How To

How To Catch More Crappie Now: John Harrison’s Keys to More Fall Crappie

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Editor’s Note: Brad Whitehead of Muscle Shoals, Alabama and John Harrison of Calhoun City, Mississippi, are both crappie guides and tournament crappie fisherman. All year long they have to take crappie fishermen to places where they can catch crappie and use tactics and lures that have a proven history of producing crappie at specific times of year. Outdoor Hub has asked these two crappie guides to give us productive fall crappie-fishing tactics and recommend lures to produce crappie in October. Whitehead primarily fishes deep clear lakes on the Tennessee River, and Harrison fishes stained-water shallow lakes in north Mississippi. These articles will give you a head start on finding and catching crappie, whether, you’re fishing deep, clear lakes or shallow, stained-water lakes.

I guide primarily on Grenada Lake in northern Mississippi and like to vertical jig fish with the VIE Shiner made by Mister Twister. My favorite color is black sparkle and I like this color because it’s productive for crappie when you’re fishing stained water. Grenada Lake and some other northern Mississippi crappie lakes will be stained most of the year. I use an 11-foot VBull Bottom Reel Seat Pole made by B’n’M and a 6-pound test Capps & Coleman lines. Sometimes, I’ll fish with a 4-pound test line.

If I’m fishing in 8- or 10-foot-deep water in the fall, I’ll pull 9 feet of line off my reel. If I am fishing Grenada, Enid, Arkabutla or Sardis lakes, all in north Mississippi, I’ll primarily be fishing stick-ups: poles, stumps or other types of brush that come up off the bottom and stick up above the water. I pitch my jig past the stick-up, and let the VIE Shiner swim from the back side of the stick-ups past it and in front of the stick-up. Each time I cast to the same stick-up, I’ll run my jig through different depths of water, from as shallow as 3 feet deep to almost on the bottom. I’ll make two casts to the same depth, before I move deeper. The first cast the jig will swim by the stick-up, as I’ve mentioned earlier. On the second cast, I’ll stop my jig right by the stick-up and hold the jig as still as I possibly can. On one day, the crappie only may be 3 or 4 feet deep during October. On other days, they may be hugging the bottom. So, you need to bring your jig through all depths of the water, until you determine the depth where the crappie are holding.

I use two different types of retrieve: swimming the jig by the stick-up or stopping the jig by the stick-up to try and determine what mood the crappie are in on that day. If the crappie are actively feeding, they‘ll take the jigs while they’re moving. If the crappie are in a bad mood (don’t want to feed), I’ll stop the jig beside the stick-up and hold it as still as possible. Sometimes, I’ll slow-count up to 10, with the jig sitting dead in the water, before the crappie bite. The crappie often will just look at the baits for awhile, before they decide to eat then.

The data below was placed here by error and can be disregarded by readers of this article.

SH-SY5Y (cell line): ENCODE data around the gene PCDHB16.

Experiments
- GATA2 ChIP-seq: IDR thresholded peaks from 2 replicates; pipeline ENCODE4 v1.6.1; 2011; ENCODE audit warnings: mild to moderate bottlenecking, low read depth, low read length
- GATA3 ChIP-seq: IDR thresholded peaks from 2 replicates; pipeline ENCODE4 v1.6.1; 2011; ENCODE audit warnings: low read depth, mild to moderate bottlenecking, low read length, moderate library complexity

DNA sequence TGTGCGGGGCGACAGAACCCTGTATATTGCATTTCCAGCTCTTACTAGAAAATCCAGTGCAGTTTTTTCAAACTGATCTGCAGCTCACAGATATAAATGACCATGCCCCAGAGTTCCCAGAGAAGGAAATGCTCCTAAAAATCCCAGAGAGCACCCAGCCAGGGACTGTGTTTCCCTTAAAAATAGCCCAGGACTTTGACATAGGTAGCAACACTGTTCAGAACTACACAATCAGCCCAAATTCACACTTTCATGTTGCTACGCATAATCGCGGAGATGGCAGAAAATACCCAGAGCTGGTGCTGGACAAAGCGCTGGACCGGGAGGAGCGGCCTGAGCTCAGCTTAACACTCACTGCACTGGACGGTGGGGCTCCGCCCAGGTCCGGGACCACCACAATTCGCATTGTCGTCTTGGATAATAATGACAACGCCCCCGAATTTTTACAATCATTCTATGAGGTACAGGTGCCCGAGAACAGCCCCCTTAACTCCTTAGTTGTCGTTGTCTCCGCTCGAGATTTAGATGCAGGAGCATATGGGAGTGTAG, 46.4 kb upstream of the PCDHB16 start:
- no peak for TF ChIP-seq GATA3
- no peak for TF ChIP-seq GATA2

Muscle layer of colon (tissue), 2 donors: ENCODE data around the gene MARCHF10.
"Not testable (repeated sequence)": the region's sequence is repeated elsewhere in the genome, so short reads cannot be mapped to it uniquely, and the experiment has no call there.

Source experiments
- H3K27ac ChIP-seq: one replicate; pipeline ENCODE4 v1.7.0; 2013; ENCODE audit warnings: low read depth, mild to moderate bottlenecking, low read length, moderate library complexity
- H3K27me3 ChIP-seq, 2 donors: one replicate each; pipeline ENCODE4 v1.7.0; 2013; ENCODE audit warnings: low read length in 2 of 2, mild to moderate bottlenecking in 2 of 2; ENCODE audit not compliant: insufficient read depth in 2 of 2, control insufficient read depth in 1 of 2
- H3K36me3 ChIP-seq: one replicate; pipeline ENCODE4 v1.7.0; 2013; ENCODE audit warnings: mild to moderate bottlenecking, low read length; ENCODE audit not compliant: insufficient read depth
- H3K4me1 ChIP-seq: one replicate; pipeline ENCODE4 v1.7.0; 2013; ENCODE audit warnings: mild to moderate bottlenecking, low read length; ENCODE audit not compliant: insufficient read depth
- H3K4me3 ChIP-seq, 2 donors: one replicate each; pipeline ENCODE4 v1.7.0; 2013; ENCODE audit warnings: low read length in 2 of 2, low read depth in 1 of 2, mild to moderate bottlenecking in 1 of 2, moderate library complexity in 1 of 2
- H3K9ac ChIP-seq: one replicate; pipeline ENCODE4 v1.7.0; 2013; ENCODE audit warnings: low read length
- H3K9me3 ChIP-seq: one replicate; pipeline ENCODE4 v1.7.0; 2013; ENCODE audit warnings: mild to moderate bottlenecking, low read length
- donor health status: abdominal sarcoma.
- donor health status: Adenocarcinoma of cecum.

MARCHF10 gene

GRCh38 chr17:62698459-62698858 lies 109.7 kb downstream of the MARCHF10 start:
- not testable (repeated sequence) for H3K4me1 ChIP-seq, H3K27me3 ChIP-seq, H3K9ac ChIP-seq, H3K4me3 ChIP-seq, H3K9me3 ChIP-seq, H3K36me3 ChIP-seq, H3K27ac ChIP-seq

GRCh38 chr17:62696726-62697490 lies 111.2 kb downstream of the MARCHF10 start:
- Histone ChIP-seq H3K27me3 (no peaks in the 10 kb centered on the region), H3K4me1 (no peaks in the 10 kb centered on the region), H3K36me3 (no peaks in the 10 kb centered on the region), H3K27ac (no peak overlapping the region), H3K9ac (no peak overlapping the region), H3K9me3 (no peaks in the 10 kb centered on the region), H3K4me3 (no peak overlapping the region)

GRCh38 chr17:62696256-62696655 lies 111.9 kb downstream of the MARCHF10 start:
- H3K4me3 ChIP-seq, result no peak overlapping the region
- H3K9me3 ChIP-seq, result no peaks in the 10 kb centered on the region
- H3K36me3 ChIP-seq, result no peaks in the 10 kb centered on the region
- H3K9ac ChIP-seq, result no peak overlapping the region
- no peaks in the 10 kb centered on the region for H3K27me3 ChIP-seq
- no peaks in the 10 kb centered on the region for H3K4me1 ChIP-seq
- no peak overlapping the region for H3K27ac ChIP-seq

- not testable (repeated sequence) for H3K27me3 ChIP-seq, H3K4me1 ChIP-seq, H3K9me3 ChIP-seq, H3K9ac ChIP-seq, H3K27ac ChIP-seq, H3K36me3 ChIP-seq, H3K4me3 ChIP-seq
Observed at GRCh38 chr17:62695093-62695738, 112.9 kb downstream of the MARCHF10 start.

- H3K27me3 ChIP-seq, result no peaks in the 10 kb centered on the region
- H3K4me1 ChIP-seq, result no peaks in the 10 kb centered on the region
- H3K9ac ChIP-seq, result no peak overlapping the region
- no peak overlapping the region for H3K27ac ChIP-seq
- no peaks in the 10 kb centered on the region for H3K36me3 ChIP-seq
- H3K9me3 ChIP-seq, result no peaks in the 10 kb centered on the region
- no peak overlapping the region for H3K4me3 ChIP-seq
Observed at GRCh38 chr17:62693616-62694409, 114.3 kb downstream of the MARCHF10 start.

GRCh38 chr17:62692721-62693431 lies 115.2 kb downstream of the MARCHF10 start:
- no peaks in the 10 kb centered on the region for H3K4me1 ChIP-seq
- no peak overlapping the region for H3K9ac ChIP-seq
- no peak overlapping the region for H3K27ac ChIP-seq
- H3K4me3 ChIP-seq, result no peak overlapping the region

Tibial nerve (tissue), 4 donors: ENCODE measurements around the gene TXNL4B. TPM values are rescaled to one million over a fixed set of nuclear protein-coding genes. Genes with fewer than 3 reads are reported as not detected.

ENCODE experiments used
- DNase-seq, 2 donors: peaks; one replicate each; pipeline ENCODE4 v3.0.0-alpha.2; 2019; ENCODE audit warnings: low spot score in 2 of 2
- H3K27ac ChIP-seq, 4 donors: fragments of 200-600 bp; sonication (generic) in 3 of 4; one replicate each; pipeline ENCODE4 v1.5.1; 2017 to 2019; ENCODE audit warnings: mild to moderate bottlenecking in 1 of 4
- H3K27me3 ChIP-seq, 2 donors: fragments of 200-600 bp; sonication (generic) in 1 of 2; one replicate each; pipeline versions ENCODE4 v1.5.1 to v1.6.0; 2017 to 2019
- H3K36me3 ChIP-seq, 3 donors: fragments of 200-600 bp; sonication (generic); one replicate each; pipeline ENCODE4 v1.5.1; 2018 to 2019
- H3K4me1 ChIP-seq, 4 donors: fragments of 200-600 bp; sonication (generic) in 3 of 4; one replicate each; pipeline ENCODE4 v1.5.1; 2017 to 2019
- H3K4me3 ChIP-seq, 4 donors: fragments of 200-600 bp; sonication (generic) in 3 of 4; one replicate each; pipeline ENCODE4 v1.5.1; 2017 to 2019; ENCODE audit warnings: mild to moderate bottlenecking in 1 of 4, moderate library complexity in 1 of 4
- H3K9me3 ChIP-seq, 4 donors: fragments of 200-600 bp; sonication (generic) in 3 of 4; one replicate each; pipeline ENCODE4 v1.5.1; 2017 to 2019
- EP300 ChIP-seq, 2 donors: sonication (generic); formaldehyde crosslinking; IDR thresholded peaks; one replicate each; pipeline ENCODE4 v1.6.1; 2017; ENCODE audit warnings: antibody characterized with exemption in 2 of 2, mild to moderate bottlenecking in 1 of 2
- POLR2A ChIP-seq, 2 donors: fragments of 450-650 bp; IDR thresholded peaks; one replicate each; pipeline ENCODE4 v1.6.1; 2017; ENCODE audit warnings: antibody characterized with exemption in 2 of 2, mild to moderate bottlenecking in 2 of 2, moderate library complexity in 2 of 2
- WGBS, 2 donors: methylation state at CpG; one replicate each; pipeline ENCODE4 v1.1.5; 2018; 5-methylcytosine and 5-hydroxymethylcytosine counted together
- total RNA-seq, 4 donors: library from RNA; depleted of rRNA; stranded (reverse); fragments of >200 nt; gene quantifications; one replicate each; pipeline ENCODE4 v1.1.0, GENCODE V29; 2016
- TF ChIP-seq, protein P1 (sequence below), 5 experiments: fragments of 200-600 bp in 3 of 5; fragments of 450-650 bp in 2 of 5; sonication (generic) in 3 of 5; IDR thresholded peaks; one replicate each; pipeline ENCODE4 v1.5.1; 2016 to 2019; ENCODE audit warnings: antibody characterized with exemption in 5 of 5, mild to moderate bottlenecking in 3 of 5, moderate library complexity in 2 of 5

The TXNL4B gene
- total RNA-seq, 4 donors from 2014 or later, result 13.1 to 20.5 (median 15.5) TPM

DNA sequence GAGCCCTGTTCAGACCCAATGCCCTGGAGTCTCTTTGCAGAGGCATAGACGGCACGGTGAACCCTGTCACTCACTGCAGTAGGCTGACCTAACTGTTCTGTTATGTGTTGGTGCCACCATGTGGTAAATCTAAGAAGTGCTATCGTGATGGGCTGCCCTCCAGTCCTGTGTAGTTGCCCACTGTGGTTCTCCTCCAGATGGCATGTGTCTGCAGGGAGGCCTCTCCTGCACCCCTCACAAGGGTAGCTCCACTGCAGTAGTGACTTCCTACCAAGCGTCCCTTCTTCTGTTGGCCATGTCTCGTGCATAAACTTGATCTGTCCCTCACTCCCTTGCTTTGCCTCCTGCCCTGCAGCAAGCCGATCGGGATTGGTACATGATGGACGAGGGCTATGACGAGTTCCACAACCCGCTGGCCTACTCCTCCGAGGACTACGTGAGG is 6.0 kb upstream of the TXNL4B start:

Although crappie may be concentrating on a spot, they may be in a bad mood. By holding the bait still, you often can get those bad-mood crappie to eat the baits. Fish in an aquarium often will stay in one spot without ever moving. However, if you look, more closely, you’ll see that the aquarium fish are using their tails to stabilize their bodies in that spot by barely moving their tails to maintain their body position. The VIE Shiner has such a sensitive tail and is so flexible that regardless of how still you try to hold it, the lure still will wiggle just a little, either from the sensitivity of the pole’s transferring the slightest movement to the jig or from the current underwater causing the jig’s tail to move. Even though you’re holding the jig still, it may move slightly like that aquarium fish that you see. Sometimes, if you think the crappie aren’t biting, the reason may be that you’re fishing too fast, and the fish are in a bad mood. Holding that jig still by the cover can help solve that problem.

So, even though you think you’re not moving the VIE Shiner, the jig is actually vibrating. Sometimes, crappie want active jigs, and at other times they want inactive jigs. By making two casts to each stick-up at each water depth that I fish the jig through,  I can tell what water depth the fish are holding at and determine whether the crappie are feeding actively or are inactive. In the fall at Grenada Lake and many other lakes, you’ll see a current coming around the stick-ups. You can catch the crappie as soon as the jig hits the water or if by letting the jig fall all the way to the bottom. Most crappie we catch using this technique will be 13 to 16 inches long, with the 13-inch fish weighing about 1-1/4 pounds, the 14-inch fish weighing about 1-1/2 pounds, the 15-inch crappie weighing about 2 pounds and the 16-inch fish weighing 2.9 or possibly even,3 pounds. This pattern usually holds up best for me during October and November. I’ll start using this tactic again in February through April.

You can contact Harrison at 662-983-5999.

For more information on Mister Twister lures, visit http://www.mistertwister.com/

To learn more about crappie and how to fish for them from the masters of the sport, click here for “Crappie: How to Catch Them Spring and Summer,” a new eBook from Amazon’s Kindle by John E. Phillips. Go to http://www.amazon.com/kindle-ebooks, type in the name of the book, and download it to your Kindle and/or download a Kindle app for your iPad, SmartPhone or computer.

Images by John Phillips

Any views or opinions expressed in this article are those of the author and do not reflect those of OutdoorHub. Comments on this article reflect the sole opinions of their writers.